With an unsatisfactory rating, the supervisor should schedule a follow-up interview within three months to review the employee’s progress.

After the Evaluation Interview

  • Reinforce the interview with on-going contact on the job.
  • Take notes on the outcome; track follow-up agreements and commitments.
  • Concentrate equal attention on all employees; show adequate concern for average and better employees as well as marginal or problem individuals.
  • Follow up on training and development commitments.
  • At the beginning of the next discussion, review progress made toward improvement and how effective the employee’s efforts have been.

Evaluation Routing Procedure

Evaluations must be prepared and presented to each employee between April 15 and May 1 of each year. (Article 21.2c.) As discussed earlier, employees may append comments to the evaluation. The evaluation should be signed by the employee, “the immediate supervisor and the first supervisor outside the bargaining unit, provided they are not the same person.” (Article 21.2 g.)

Please send the original evaluations to the Office of Faculty Staff and Labor Relations, Unit 5075, no later than May 15, including the cover sheet. The evaluation must be placed in the employee’s personnel file.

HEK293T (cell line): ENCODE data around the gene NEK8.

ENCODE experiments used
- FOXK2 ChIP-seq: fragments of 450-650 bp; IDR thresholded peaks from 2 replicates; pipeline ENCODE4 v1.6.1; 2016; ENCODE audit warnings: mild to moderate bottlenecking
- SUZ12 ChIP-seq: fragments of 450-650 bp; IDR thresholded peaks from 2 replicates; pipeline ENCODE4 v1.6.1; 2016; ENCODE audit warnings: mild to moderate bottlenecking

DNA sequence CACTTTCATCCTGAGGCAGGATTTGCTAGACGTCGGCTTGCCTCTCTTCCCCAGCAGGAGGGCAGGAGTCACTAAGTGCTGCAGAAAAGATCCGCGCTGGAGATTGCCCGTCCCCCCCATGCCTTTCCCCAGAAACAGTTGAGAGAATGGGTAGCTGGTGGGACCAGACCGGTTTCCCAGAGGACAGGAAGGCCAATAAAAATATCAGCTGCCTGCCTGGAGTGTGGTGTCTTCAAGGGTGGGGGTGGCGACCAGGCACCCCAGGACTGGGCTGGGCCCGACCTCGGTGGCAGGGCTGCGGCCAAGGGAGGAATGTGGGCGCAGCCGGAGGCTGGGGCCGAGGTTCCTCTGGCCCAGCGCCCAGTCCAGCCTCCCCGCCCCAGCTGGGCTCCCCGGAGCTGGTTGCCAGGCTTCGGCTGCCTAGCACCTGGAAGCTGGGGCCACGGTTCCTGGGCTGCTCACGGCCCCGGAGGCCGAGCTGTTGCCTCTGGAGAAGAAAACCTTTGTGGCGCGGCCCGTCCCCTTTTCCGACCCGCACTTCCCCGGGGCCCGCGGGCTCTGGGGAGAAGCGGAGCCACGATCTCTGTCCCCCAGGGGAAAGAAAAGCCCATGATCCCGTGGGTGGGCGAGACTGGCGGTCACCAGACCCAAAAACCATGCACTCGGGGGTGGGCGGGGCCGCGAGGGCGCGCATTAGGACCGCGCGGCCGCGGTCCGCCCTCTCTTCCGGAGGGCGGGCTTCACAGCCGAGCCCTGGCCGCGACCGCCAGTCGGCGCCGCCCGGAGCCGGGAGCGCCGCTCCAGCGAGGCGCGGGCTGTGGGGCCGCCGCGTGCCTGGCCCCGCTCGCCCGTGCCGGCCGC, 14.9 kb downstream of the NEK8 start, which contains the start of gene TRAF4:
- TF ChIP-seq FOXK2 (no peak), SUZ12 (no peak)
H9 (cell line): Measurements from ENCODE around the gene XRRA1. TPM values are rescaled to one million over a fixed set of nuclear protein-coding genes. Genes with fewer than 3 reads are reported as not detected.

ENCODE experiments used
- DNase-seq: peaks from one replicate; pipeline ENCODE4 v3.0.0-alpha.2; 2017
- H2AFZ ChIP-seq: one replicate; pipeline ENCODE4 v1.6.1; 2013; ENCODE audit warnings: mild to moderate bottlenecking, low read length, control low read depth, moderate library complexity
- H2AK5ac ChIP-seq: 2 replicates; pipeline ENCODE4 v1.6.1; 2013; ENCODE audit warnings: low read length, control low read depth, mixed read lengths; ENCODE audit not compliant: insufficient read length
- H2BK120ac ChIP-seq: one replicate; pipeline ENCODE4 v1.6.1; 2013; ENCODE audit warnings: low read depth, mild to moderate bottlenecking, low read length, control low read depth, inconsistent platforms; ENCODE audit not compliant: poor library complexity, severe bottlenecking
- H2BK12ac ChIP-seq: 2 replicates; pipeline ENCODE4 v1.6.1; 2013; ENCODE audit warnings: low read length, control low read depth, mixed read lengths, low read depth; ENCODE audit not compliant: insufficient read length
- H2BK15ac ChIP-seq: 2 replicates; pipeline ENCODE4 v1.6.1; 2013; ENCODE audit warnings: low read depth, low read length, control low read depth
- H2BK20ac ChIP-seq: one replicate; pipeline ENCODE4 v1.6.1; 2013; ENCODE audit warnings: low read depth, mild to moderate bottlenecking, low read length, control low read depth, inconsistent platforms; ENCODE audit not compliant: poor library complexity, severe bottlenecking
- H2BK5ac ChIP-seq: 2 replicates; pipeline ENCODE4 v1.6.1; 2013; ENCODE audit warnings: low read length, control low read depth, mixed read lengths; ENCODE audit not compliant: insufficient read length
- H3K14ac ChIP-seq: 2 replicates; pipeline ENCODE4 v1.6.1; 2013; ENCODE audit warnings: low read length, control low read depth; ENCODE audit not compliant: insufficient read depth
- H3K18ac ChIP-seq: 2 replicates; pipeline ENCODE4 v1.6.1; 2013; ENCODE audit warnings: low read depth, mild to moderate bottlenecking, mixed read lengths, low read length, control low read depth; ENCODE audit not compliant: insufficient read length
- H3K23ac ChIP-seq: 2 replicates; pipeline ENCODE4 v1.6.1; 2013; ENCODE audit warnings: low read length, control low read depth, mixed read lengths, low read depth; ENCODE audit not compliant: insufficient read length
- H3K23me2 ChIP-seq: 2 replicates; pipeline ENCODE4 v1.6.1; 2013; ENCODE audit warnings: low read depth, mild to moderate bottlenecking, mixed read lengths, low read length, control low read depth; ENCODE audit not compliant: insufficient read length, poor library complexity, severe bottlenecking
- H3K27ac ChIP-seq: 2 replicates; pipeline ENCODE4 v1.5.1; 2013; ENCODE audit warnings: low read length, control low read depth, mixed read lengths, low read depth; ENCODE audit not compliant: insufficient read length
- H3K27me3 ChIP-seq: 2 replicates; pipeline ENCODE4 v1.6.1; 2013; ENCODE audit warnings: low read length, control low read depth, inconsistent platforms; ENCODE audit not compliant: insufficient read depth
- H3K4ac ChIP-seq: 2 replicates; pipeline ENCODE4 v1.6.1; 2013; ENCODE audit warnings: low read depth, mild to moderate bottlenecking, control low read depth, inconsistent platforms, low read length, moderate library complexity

Evaluations for probationary employees should also be sent to the Office of Labor Faculty and Staff Labor Relations, Unit 5075. This will be processed and routed to the employee’s personnel file.

IMPORTANT: Supervisors must contact Labor Relations at 486-5684 before meeting with employees whose evaluations result in an overall unsatisfactory rating.

Checklist for Completing Performance Review Forms

Beginning April 15th the evaluation form should be prepared for sharing with the employee by May 1st. Please complete parts II through for all employees. Don’t forget to complete the cover sheet and submit the document to the Office of Faculty and Staff Labor Relations, Unit 5075.

___ Cover Sheet (Part I)

___ Performance Evaluation Criteria (Part II)

___ Performance Narrative (Part III)

___ Statement of Employee Performance Goals (Part IV)

___ Probationary Employees Only Recommendation (Part V)

For Employees

Article 2 of the UCPEA Collective Bargaining Agreement defines a Professional Staff Member at the University of Connecticut as an employee with either a four-year college degree or advanced professional training who is engaged in work predominantly intellectual and varied in character, as opposed to routine mental, manual, mechanical or physical work. Professional work is of such character that the output produced cannot be standardized in relation to a given time period. Professional staff members should consistently exercise discretion and good judgment in their performance of their duties and strive for excellence, accuracy, appropriate restraint and respect for the opinions of others. In line with this definition, we have developed performance guidelines for you.